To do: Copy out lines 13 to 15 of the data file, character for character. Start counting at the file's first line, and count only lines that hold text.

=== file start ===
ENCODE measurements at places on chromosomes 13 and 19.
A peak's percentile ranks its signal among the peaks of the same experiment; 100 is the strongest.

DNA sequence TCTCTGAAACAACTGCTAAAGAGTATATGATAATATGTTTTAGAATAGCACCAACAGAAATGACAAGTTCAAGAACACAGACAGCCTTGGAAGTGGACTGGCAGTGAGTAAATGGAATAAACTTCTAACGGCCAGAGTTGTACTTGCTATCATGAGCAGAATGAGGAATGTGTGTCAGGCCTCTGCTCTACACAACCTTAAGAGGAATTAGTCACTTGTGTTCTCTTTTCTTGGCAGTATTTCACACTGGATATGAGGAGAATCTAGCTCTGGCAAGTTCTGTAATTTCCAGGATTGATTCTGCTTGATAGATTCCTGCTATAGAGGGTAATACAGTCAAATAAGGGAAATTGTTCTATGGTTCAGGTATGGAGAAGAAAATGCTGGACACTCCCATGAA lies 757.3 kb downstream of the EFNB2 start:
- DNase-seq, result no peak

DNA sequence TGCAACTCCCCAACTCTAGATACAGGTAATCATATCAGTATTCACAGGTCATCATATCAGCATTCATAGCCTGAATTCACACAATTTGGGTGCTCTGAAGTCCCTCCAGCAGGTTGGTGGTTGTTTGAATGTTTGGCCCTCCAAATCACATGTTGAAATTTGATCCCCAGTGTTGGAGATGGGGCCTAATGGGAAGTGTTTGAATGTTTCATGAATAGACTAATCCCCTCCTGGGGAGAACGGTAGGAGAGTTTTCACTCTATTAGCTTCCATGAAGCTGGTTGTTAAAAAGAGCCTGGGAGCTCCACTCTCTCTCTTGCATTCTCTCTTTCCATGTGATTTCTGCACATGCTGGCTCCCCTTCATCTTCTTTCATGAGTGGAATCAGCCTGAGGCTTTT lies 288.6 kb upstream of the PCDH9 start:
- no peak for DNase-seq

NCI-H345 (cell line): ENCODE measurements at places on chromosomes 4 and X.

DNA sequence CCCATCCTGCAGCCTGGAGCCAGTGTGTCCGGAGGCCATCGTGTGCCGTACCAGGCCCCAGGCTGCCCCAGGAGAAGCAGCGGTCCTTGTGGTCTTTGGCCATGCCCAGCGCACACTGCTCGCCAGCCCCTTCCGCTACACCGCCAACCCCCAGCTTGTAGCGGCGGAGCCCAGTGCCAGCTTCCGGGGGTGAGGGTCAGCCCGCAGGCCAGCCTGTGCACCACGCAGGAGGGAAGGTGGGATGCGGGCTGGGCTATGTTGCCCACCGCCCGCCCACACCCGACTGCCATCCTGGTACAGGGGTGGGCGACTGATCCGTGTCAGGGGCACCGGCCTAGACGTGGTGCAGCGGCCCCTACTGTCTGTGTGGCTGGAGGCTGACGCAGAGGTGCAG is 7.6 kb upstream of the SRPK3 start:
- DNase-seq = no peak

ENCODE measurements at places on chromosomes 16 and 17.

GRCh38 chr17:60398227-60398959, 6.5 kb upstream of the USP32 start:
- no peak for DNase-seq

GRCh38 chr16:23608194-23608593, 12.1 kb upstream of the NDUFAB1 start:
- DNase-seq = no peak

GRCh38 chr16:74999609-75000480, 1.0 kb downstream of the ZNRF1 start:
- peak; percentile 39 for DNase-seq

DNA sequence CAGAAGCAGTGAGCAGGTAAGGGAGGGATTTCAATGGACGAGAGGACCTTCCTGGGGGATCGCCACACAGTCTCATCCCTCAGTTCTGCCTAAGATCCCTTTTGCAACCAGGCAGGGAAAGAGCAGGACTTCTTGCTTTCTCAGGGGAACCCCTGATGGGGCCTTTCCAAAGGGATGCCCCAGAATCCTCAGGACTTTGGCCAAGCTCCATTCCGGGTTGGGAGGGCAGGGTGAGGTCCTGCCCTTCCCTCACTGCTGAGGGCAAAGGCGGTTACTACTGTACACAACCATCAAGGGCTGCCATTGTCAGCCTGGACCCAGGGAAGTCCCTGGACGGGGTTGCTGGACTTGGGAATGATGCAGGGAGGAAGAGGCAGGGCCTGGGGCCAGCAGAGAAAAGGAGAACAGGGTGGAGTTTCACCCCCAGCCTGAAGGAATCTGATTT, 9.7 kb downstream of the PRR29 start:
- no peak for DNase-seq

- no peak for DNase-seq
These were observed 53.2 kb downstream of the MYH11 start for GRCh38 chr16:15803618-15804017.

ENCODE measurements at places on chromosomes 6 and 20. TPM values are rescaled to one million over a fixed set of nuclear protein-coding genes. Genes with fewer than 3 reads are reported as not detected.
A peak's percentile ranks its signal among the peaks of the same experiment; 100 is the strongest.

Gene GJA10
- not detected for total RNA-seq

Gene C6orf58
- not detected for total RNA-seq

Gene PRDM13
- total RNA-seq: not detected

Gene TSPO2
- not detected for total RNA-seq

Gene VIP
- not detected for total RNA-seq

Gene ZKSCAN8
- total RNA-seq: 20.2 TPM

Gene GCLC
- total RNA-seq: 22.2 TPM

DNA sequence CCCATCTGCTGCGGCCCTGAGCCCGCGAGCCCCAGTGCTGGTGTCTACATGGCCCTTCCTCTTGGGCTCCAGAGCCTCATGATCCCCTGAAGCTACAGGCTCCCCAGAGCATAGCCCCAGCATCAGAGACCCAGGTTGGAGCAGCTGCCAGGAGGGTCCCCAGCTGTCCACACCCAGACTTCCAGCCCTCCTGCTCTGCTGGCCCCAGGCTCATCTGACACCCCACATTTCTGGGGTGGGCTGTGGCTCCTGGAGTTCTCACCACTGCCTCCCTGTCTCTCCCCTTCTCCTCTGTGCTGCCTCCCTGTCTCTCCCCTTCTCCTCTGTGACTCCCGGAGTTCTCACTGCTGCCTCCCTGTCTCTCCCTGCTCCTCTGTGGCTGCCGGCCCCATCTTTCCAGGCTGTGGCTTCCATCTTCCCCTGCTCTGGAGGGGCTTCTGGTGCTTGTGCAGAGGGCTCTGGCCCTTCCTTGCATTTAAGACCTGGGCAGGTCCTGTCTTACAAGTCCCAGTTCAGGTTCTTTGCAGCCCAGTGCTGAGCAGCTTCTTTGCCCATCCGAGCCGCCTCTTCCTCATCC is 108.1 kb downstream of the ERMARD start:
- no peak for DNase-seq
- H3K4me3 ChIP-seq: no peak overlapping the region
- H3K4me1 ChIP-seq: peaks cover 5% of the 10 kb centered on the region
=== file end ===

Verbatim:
GRCh38 chr16:23608194-23608593, 12.1 kb upstream of the NDUFAB1 start:
- DNase-seq = no peak

GRCh38 chr16:74999609-75000480, 1.0 kb downstream of the ZNRF1 start: